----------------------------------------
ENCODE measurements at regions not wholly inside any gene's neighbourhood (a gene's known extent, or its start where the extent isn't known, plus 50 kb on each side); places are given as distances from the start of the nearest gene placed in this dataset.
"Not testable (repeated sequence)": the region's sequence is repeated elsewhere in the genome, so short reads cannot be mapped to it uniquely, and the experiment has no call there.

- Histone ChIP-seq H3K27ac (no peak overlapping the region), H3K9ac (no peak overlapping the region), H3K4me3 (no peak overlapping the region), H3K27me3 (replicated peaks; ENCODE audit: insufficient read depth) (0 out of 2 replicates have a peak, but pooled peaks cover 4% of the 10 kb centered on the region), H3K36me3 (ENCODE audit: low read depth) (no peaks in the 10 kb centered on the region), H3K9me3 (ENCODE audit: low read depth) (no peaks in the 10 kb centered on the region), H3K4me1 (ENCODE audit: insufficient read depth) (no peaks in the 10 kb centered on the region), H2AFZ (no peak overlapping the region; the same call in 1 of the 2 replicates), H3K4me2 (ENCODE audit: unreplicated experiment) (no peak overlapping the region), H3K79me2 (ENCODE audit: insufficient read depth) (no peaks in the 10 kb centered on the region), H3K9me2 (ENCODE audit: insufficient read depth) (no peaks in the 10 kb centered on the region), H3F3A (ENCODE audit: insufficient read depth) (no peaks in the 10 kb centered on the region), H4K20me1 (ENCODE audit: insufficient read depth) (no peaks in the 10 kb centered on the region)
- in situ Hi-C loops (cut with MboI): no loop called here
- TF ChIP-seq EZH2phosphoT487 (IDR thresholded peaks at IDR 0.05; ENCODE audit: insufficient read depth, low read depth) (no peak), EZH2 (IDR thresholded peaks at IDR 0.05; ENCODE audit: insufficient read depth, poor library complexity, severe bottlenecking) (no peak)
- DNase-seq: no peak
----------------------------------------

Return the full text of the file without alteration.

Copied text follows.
ENCODE measurements at regions not wholly inside any gene's neighbourhood (a gene's known extent, or its start where the extent isn't known, plus 50 kb on each side); places are given as distances from the start of the nearest gene placed in this dataset.
"Not testable (repeated sequence)": the region's sequence is repeated elsewhere in the genome, so short reads cannot be mapped to it uniquely, and the experiment has no call there.

- Histone ChIP-seq H3K27ac (no peak overlapping the region), H3K9ac (no peak overlapping the region), H3K4me3 (no peak overlapping the region), H3K27me3 (replicated peaks; ENCODE audit: insufficient read depth) (0 out of 2 replicates have a peak, but pooled peaks cover 4% of the 10 kb centered on the region), H3K36me3 (ENCODE audit: low read depth) (no peaks in the 10 kb centered on the region), H3K9me3 (ENCODE audit: low read depth) (no peaks in the 10 kb centered on the region), H3K4me1 (ENCODE audit: insufficient read depth) (no peaks in the 10 kb centered on the region), H2AFZ (no peak overlapping the region; the same call in 1 of the 2 replicates), H3K4me2 (ENCODE audit: unreplicated experiment) (no peak overlapping the region), H3K79me2 (ENCODE audit: insufficient read depth) (no peaks in the 10 kb centered on the region), H3K9me2 (ENCODE audit: insufficient read depth) (no peaks in the 10 kb centered on the region), H3F3A (ENCODE audit: insufficient read depth) (no peaks in the 10 kb centered on the region), H4K20me1 (ENCODE audit: insufficient read depth) (no peaks in the 10 kb centered on the region)
- in situ Hi-C loops (cut with MboI): no loop called here
- TF ChIP-seq EZH2phosphoT487 (IDR thresholded peaks at IDR 0.05; ENCODE audit: insufficient read depth, low read depth) (no peak), EZH2 (IDR thresholded peaks at IDR 0.05; ENCODE audit: insufficient read depth, poor library complexity, severe bottlenecking) (no peak)
- DNase-seq: no peak